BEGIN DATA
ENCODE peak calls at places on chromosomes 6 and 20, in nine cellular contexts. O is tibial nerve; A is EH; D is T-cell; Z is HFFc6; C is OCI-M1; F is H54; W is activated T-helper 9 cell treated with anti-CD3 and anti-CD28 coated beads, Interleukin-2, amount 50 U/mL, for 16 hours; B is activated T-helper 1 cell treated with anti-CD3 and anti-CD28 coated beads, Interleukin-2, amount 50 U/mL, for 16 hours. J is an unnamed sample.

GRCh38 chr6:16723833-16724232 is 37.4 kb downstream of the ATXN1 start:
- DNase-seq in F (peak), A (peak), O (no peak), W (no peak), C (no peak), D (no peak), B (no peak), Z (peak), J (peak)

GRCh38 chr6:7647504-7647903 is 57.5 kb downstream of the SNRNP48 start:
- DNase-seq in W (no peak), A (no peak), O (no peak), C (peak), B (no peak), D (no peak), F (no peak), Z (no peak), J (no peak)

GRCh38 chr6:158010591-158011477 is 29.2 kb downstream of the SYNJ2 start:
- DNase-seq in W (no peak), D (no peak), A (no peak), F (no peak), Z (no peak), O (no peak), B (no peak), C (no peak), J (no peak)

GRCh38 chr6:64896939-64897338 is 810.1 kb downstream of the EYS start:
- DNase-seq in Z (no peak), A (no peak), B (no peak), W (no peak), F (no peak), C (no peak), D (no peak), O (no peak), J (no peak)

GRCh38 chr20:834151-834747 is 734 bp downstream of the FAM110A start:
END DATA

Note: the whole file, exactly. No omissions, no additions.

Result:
ENCODE peak calls at places on chromosomes 6 and 20, in nine cellular contexts. O is tibial nerve; A is EH; D is T-cell; Z is HFFc6; C is OCI-M1; F is H54; W is activated T-helper 9 cell treated with anti-CD3 and anti-CD28 coated beads, Interleukin-2, amount 50 U/mL, for 16 hours; B is activated T-helper 1 cell treated with anti-CD3 and anti-CD28 coated beads, Interleukin-2, amount 50 U/mL, for 16 hours. J is an unnamed sample.

GRCh38 chr6:16723833-16724232 is 37.4 kb downstream of the ATXN1 start:
- DNase-seq in F (peak), A (peak), O (no peak), W (no peak), C (no peak), D (no peak), B (no peak), Z (peak), J (peak)

GRCh38 chr6:7647504-7647903 is 57.5 kb downstream of the SNRNP48 start:
- DNase-seq in W (no peak), A (no peak), O (no peak), C (peak), B (no peak), D (no peak), F (no peak), Z (no peak), J (no peak)

GRCh38 chr6:158010591-158011477 is 29.2 kb downstream of the SYNJ2 start:
- DNase-seq in W (no peak), D (no peak), A (no peak), F (no peak), Z (no peak), O (no peak), B (no peak), C (no peak), J (no peak)

GRCh38 chr6:64896939-64897338 is 810.1 kb downstream of the EYS start:
- DNase-seq in Z (no peak), A (no peak), B (no peak), W (no peak), F (no peak), C (no peak), D (no peak), O (no peak), J (no peak)

GRCh38 chr20:834151-834747 is 734 bp downstream of the FAM110A start: